Mobile phone base stations do not increase the risk of childhood cancer, even if a child’s mother lived close to a mast when pregnant. That’s the message from the largest study looking at the health effects of mobile phone base stations in the UK.
The new research, published in the British Medical Journal, should provide reassurance to parents, especially expectant mothers, who are worried about living close to such stations.
The authors concluded:
“In summary, we found no association between risk of childhood cancers and mobile phone base station exposures during pregnancy. The results of our study should help to place any future reports of cancer clusters near mobile phone base stations in a wider public health context.”
What did the study find?
The results come from a large study of British children aged 0-4. The research team, led by Paul Elliott at Imperial College London looked at 1,397 children under five who were diagnosed with cancer between 1999 and 2001. They specifically focused on cancers of the brain and central nervous system, leukaemia, and non-Hodgkin lymphoma.
Each child was compared with four children of the same sex who were born on the same day but didn’t have cancer.
Elliott’s team worked out the home address of every child at their time of birth and gathered information about any mobile phone base stations that were close by. For each antenna, they took detailed information from the four mobile phone operators who were active at the time.
After crunching all this information, the team found no association between mobile phone base stations and risk of cancer. The distance between a child’s birth address and the nearest phone base station did not affect their risk of cancer. The total power output of all the base stations within a 700 metre radius did not affect their risk of cancer. The power density (a measure of power over a given area) of all stations within 1400 metres did not affect their risk of cancer.
It is worth stressing that the team did a large study covering all of Britain, they measured the effect of base stations in three different ways, and they considered a wide range of childhood cancers. And despite all of that, they didn’t find a single statistically significant result – not even a hint that mobile phone base stations could affect the risk of childhood cancer.
Who funded the study?
It’s also worth talking about sources of funding. This study was funded by an independent body called the UK Mobile Telecommunications Health Research Programme (MTHR). The MTHR was set up in 2001 to fund research into any possible health effects of mobile phones, following a recommendation by an independent expert group called the Stewart Committee.
The group is jointly funded by the UK Department of Health and the mobile telecommunications industry. It says, “In order to ensure that none of the funding bodies can influence the outcome of the MTHR Programme, it is run by an independent programme management committee.” This is a common theme in this area of research – industry funding has always been mediated by an independent third party, such as the International Union for Cancer Control.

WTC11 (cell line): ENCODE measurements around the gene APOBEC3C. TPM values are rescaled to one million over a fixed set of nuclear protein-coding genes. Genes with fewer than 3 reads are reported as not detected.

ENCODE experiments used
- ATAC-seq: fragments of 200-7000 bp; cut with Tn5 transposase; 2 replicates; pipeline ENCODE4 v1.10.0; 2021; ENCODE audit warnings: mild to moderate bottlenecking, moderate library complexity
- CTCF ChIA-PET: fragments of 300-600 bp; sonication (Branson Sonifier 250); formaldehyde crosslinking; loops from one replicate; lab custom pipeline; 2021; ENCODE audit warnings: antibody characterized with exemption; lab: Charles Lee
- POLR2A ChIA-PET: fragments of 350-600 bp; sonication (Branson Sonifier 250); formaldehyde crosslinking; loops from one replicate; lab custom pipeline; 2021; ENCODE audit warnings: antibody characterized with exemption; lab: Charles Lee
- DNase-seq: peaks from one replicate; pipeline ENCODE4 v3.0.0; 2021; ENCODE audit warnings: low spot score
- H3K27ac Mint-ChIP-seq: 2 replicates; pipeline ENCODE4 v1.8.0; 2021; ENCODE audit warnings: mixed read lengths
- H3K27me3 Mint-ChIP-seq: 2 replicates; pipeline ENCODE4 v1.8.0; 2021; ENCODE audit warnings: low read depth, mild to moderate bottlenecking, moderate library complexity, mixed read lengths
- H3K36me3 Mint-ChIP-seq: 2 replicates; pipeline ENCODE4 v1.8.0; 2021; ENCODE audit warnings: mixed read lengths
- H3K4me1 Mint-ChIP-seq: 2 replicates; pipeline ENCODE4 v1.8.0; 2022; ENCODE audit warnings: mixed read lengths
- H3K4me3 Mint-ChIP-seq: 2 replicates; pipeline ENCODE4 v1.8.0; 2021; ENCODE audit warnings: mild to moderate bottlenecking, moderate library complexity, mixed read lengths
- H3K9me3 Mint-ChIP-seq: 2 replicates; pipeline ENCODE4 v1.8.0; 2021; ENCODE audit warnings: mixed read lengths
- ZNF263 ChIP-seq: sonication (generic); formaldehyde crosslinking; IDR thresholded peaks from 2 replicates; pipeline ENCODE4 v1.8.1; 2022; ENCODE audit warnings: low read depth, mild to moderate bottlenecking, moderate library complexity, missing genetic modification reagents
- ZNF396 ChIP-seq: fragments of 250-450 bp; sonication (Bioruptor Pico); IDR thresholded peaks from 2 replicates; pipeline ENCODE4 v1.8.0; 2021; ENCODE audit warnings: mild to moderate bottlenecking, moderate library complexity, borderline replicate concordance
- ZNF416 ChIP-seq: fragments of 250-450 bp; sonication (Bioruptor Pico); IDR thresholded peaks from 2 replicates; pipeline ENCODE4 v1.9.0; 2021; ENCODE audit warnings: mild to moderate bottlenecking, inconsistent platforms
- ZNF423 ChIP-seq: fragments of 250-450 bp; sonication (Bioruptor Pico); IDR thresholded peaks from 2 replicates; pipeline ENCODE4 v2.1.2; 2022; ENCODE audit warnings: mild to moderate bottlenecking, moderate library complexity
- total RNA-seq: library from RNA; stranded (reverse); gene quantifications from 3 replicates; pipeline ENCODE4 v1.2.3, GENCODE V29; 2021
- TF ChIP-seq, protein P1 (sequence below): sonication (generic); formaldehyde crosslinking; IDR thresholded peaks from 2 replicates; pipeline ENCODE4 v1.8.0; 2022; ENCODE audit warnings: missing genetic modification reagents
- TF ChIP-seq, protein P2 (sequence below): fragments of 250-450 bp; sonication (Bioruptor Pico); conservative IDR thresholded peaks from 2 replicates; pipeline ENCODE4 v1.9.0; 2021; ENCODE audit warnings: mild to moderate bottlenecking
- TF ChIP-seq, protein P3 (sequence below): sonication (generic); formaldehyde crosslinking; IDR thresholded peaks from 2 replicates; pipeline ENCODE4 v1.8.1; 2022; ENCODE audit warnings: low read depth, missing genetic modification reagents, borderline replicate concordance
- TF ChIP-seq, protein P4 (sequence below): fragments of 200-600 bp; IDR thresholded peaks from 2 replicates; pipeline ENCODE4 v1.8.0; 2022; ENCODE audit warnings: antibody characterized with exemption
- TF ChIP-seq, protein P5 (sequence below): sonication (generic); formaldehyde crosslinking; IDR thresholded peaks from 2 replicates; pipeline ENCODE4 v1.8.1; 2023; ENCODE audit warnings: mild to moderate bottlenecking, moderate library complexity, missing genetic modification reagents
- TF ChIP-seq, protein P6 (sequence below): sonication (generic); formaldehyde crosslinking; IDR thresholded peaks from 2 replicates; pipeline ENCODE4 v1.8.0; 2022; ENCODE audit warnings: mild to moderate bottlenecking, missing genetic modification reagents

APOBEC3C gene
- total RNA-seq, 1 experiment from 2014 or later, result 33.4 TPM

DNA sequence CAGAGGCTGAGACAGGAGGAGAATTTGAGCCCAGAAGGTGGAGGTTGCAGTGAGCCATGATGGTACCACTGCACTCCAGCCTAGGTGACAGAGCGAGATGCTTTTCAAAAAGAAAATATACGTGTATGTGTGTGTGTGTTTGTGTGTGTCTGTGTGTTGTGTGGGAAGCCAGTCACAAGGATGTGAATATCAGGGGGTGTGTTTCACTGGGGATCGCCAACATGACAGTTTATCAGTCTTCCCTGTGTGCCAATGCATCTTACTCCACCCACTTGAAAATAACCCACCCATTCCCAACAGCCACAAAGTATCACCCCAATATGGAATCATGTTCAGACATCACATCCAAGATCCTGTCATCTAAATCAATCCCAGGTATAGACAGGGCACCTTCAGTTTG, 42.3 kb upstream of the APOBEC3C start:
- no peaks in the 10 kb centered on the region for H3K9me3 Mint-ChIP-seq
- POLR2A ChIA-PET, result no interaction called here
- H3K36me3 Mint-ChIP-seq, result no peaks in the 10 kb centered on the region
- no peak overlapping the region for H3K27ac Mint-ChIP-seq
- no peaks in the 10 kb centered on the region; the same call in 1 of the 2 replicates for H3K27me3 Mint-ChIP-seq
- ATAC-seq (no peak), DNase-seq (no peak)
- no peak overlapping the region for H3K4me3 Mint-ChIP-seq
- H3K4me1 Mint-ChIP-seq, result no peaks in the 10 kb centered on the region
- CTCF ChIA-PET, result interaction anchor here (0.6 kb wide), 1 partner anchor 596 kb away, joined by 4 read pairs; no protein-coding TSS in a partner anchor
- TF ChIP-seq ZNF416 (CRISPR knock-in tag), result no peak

What are the limitations of the study?
The study uses a child’s birth address to estimate the exposures that their pregnant mothers would have received from nearby base stations. That seems like a reasonable assumption, but it’s obviously not as good as directly measuring such exposures firsthand. It doesn’t account for emissions from other sources of radiofrequency fields such as cordless phones. And it’s possible that mothers may have moved house during their pregnancy.
And because the study focused on early childhood cancers, it has nothing to say about any longer-term effects of base station emissions. However, we should also note that childhood leukaemia is most common in the first 5 years of life so longer-term studies are unlikely to say anything different for this type of cancer.
Does this fit with previous research?
Yes. As we have said before, there is no strong evidence that mobile phone radiation can increase the risk of cancer. The majority of studies in people have not found a link between mobile phones and brain cancer, although weaknesses in these studies mean that more research needs to be done.
National trends also argue against such a link. The incidence of brain cancers in countries around the world has not significantly increased, despite the skyrocketing rise in mobile phone use over the last few decades. However, brain cancers can take many years to develop, so it is possible that such trends would only start rising after more time.
Most importantly, there is still no consistent or convincing explanation for how mobile phones or their base stations could actually increase the risk of cancer. The ‘radiofrequency radiation’ that they emit does not have enough energy to damage DNA directly. Many other possible explanations have been investigated but no consistent pattern has emerged.
Base station exposures are even less likely to affect our health than phones themselves as their emissions are many times weaker. These extremely low emissions are between 1,000 and 10,000 times lower than values set in international guidelines.
However, until now, it was hard to say anything conclusive because very few studies had looked at this issue. There were also concerns around exposures for babies and children since they would get a greater dose for their size and their developing nervous systems are possibly more sensitive.
This new study should help to address these concerns and it adds some valuable evidence to this area. In a related article, John Bithell from the Childhood Cancer Research Group in Oxford says,
“Moving away from a mast, with all its stresses and costs, cannot be justified on health grounds in the light of current evidence. [This] is also supported by experimental evidence, which has so far failed to show any biological effects… that might lead us to worry about the impact on health.”